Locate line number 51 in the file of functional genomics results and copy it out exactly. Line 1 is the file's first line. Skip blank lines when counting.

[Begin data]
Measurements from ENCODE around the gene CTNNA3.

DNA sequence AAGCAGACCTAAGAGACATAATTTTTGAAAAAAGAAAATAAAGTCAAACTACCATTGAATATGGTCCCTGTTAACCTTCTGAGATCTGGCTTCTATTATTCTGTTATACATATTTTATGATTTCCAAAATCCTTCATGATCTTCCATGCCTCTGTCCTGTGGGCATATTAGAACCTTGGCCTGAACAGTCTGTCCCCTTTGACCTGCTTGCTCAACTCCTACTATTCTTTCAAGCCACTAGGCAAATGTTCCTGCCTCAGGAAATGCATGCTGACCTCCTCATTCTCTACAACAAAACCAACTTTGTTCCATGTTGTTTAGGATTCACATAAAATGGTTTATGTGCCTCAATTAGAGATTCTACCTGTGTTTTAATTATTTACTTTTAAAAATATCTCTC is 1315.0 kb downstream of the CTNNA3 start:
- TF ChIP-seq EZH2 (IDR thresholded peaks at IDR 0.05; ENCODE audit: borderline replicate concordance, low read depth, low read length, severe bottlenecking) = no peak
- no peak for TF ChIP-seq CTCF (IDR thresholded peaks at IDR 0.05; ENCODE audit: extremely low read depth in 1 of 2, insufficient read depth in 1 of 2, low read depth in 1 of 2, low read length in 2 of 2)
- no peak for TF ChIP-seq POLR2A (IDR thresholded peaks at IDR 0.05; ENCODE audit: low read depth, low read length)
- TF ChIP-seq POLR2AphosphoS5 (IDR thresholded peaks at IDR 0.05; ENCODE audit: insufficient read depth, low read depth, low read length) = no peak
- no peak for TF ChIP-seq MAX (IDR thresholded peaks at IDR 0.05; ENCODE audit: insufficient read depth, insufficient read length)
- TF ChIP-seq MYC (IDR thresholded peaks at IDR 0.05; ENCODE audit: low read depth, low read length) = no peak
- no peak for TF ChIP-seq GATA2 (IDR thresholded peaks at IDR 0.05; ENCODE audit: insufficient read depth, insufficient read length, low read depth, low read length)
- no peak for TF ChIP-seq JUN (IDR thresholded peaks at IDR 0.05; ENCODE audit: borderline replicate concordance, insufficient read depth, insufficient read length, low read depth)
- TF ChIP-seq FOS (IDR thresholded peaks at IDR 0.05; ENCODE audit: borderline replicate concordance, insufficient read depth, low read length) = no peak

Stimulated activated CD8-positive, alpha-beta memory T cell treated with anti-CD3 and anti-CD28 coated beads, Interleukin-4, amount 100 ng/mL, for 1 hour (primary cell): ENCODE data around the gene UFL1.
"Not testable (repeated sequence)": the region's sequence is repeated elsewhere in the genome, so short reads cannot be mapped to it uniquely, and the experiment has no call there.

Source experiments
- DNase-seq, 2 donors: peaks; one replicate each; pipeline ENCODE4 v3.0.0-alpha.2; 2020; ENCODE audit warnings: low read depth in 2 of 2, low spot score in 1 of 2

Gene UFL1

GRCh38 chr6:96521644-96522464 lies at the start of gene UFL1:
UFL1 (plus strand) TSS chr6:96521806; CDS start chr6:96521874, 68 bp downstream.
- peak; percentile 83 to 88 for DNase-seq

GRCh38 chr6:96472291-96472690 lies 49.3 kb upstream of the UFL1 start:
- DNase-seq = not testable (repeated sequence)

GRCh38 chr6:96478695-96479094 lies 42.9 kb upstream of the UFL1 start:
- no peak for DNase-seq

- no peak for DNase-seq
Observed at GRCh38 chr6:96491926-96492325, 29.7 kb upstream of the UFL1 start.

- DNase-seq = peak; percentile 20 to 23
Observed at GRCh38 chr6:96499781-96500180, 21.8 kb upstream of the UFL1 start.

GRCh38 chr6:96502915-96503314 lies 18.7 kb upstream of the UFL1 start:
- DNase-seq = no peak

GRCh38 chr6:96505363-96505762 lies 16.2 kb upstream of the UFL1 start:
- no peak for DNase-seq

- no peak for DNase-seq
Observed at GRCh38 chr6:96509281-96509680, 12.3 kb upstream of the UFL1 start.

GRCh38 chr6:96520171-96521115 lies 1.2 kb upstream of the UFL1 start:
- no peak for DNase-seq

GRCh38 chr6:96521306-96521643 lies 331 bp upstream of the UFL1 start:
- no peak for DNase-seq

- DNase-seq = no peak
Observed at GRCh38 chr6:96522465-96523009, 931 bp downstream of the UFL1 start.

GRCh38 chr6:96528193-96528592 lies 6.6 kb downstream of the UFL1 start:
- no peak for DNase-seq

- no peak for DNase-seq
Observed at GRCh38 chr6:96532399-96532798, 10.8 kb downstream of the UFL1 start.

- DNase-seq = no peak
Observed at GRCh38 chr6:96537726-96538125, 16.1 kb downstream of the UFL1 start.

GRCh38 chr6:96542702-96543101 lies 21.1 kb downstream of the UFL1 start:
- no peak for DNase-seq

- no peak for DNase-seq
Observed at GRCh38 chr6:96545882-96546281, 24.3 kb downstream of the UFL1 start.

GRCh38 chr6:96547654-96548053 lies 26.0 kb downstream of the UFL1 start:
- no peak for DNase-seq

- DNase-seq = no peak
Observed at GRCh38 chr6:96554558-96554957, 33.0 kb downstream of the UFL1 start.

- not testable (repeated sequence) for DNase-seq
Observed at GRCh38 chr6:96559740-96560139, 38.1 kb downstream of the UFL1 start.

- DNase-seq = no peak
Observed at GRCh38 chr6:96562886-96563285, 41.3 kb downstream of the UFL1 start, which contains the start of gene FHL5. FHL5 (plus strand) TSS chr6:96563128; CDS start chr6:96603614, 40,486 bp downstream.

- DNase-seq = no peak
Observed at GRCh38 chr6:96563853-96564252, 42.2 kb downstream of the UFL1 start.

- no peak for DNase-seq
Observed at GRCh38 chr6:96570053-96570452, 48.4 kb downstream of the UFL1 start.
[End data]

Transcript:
- no peak for DNase-seq